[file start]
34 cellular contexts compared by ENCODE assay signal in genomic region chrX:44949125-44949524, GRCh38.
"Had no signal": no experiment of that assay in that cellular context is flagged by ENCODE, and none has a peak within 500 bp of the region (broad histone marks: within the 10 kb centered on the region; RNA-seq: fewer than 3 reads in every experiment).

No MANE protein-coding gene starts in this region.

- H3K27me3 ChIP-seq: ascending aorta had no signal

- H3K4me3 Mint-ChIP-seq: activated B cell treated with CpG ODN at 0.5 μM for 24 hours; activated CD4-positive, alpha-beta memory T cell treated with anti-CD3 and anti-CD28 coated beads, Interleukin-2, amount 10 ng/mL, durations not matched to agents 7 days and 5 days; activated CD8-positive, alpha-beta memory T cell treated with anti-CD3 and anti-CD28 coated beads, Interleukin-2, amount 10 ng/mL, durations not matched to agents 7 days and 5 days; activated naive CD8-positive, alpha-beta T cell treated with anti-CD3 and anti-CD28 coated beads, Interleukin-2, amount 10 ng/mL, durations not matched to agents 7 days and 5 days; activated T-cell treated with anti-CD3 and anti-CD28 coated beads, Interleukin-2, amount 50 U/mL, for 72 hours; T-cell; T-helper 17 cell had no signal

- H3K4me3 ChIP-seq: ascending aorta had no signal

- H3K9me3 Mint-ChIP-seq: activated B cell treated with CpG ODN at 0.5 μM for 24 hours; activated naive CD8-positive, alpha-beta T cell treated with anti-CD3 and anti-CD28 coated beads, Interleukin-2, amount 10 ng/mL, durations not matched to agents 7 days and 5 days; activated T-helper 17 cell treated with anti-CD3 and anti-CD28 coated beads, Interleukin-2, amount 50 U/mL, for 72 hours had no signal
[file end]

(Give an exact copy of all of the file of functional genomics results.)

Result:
34 cellular contexts compared by ENCODE assay signal in genomic region chrX:44949125-44949524, GRCh38.
"Had no signal": no experiment of that assay in that cellular context is flagged by ENCODE, and none has a peak within 500 bp of the region (broad histone marks: within the 10 kb centered on the region; RNA-seq: fewer than 3 reads in every experiment).

No MANE protein-coding gene starts in this region.

- H3K27me3 ChIP-seq: ascending aorta had no signal

- H3K4me3 Mint-ChIP-seq: activated B cell treated with CpG ODN at 0.5 μM for 24 hours; activated CD4-positive, alpha-beta memory T cell treated with anti-CD3 and anti-CD28 coated beads, Interleukin-2, amount 10 ng/mL, durations not matched to agents 7 days and 5 days; activated CD8-positive, alpha-beta memory T cell treated with anti-CD3 and anti-CD28 coated beads, Interleukin-2, amount 10 ng/mL, durations not matched to agents 7 days and 5 days; activated naive CD8-positive, alpha-beta T cell treated with anti-CD3 and anti-CD28 coated beads, Interleukin-2, amount 10 ng/mL, durations not matched to agents 7 days and 5 days; activated T-cell treated with anti-CD3 and anti-CD28 coated beads, Interleukin-2, amount 50 U/mL, for 72 hours; T-cell; T-helper 17 cell had no signal

- H3K4me3 ChIP-seq: ascending aorta had no signal

- H3K9me3 Mint-ChIP-seq: activated B cell treated with CpG ODN at 0.5 μM for 24 hours; activated naive CD8-positive, alpha-beta T cell treated with anti-CD3 and anti-CD28 coated beads, Interleukin-2, amount 10 ng/mL, durations not matched to agents 7 days and 5 days; activated T-helper 17 cell treated with anti-CD3 and anti-CD28 coated beads, Interleukin-2, amount 50 U/mL, for 72 hours had no signal